Two other high-profile kids who ran afoul of the NCAA last season because of agent-related issues wound up as the third and fourth picks in the draft.
Doesn’t exactly put the fear of God into student-athletes, does it? Not that the NFL gives a rat’s ass about that.
It’s a common fallacy repeated on message boards and blogs ad nauseam: recruiting ratings are worthless because this two-star prospect succeeded and that five-star kid was a flop. I call it the micro approach to recruiting.
It’s the bigger picture that’s far more relevant, though. Talking about this year’s NFL draft, Matt Hinton observes,
… Six of the top 10 were accorded five-star status as recruits, which is even more impressive when you consider just how few players make up the upper crust in recruiting rankings. Using Rivals’ ratings, five-star players make up a little more than one percent of all Division I-A signees every year, and four-star players less than 12 percent; a full 87 percent of incoming players are rated three stars or lower. (In Rivals’ system, all DI-A signees are automatically granted two-star status; walk-ons are usually unranked.) But that group produced a grand total of 13 picks Thursday night from a cast of more than 10,000 last year.
Missing out on a particular kid tells you nothing about a program’s talent level. Signing decent numbers of four and five-star recruits on a consistent basis, on the other hand, is an indication of success. As Hinton summarizes how the math works out, “The four and five-star players, a group that makes up a little under 13 percent of the entire population of college players, accounts for just shy of 60 percent of first-rounders.” I’ll take my chances with a program that steadily cranks out first-round draftees, thank you very much.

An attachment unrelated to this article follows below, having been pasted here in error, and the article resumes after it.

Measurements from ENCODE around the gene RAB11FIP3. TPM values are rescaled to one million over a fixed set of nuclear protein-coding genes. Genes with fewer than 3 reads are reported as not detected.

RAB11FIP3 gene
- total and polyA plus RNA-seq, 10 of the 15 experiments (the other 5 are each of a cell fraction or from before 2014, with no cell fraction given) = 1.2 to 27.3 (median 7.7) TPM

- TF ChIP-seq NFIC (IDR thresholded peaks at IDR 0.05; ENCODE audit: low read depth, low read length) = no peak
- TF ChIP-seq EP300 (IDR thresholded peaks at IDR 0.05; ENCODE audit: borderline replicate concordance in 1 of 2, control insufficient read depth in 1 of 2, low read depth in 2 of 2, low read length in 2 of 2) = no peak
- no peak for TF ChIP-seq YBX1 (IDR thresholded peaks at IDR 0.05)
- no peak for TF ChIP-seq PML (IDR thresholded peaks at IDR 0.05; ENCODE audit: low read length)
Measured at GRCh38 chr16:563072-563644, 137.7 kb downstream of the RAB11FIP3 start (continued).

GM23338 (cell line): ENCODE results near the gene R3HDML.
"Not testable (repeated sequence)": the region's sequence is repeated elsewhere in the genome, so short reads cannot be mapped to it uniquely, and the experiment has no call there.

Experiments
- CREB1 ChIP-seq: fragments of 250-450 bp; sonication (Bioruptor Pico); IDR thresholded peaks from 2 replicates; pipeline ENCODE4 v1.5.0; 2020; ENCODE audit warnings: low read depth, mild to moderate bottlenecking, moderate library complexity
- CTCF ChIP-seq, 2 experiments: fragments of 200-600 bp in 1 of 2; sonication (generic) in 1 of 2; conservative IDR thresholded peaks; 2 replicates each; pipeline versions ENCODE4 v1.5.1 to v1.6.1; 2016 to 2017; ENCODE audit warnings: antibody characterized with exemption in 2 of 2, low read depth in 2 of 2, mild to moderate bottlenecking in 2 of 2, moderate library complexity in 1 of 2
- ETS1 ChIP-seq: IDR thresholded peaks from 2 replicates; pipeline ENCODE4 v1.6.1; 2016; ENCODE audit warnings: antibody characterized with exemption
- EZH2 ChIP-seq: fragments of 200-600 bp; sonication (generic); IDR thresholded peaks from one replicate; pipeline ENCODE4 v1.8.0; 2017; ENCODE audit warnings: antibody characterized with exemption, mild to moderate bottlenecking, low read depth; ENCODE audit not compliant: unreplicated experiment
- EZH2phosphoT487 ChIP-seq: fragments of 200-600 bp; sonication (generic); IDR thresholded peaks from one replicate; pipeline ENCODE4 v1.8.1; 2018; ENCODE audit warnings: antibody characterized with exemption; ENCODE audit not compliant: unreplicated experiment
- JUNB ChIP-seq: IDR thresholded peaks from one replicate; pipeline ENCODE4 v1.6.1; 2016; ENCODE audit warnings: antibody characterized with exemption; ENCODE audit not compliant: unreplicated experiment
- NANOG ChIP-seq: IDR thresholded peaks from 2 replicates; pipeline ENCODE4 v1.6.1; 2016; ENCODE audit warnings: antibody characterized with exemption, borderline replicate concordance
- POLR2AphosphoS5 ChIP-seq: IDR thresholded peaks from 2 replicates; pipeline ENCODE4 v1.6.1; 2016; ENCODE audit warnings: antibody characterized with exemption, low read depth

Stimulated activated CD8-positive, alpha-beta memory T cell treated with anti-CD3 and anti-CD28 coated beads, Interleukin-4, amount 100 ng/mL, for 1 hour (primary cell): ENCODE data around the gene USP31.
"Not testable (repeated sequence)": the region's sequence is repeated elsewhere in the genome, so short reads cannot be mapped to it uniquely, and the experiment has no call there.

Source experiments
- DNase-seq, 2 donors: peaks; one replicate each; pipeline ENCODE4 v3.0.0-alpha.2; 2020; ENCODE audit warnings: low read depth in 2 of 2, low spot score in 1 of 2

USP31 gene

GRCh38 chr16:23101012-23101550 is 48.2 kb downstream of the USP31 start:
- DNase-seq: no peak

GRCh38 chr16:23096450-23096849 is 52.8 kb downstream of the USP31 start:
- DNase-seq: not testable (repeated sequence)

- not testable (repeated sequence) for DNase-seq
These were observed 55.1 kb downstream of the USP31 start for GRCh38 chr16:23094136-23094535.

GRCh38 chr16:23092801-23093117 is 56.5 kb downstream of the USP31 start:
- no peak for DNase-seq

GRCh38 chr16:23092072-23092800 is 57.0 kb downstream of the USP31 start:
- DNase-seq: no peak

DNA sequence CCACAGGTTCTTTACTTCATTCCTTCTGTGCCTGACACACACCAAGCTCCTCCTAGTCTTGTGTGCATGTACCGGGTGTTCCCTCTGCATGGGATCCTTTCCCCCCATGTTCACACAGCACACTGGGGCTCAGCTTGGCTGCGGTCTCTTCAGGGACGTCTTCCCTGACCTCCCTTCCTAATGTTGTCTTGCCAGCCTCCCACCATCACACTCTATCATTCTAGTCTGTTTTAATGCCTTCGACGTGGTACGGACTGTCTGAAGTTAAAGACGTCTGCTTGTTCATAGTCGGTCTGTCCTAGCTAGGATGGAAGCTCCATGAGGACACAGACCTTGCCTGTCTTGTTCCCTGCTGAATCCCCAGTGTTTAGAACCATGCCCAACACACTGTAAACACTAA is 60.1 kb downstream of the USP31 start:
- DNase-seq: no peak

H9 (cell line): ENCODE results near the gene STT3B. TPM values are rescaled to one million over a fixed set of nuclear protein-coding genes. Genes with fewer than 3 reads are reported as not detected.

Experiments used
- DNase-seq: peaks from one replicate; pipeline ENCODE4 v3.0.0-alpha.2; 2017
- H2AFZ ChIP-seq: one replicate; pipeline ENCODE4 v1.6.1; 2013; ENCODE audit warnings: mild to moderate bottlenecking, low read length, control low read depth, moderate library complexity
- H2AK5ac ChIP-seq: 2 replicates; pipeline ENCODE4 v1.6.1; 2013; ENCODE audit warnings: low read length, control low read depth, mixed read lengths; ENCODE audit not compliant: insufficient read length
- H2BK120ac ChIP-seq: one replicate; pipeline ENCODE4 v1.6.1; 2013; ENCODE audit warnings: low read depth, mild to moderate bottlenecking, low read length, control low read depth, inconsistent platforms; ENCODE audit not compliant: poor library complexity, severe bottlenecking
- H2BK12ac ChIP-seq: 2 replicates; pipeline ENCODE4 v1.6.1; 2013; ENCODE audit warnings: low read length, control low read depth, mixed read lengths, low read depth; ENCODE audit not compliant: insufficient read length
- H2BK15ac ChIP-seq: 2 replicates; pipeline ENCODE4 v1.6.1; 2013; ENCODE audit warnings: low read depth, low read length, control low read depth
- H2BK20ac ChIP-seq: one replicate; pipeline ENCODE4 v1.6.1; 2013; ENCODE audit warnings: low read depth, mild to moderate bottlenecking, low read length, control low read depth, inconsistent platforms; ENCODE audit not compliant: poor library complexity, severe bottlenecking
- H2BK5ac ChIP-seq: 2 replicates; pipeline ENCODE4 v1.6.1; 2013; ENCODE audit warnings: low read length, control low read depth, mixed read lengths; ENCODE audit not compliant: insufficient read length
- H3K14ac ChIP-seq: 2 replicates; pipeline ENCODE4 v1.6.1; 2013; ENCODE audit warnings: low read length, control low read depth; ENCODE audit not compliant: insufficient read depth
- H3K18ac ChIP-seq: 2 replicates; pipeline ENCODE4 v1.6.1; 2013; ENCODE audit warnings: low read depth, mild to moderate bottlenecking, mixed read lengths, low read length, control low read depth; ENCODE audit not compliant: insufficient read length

Brian Cook takes a look at the NCAA’s decision not to reverse course on the Todd McNair appeal and games out what that might mean for Ohio State and Jim Tressel. Cook thinks there’s a decent chance Ohio State decides to stand by their man.
I don’t know how likely it is that a school takes a gamble on a head coach who’s prohibited from recruiting for an entire year, though.
There’s a bigger question about Cook’s reasoning, though, one that’s highlighted over at Conquest Chronicles. The NCAA’s D1 Board of Directors has issued new rules for its infractions folks, including one that sounds like it comes straight out of Bush v. Gore:
Remind the membership in LSDBi and in committee policies and procedures that Committee on Infractions and Infractions Appeals Committee reports in prior cases are not binding in future cases. The reports do not reflect all of the facts and circumstances considered by a committee, rules may have changed, committee members have likely changed and no two set of facts are exactly the same. Those appearing before the committees should focus on the conduct involved in the actual matter pending before the committees, not on prior cases.
Precedent means zilch. Every case is unique. Blah, blah, blah. In other words, rules? The NCAA don’t have to show you any stinkin’ rules.
That may make things easier for the organization in terms of passing judgment, but it’s not so conducive to encouraging your member institutions to avoid certain forms of behavior. Not to mention maintaining respect for the enforcement procedure itself. But then we’ve all known that consistency isn’t one of the NCAA’s strong suits.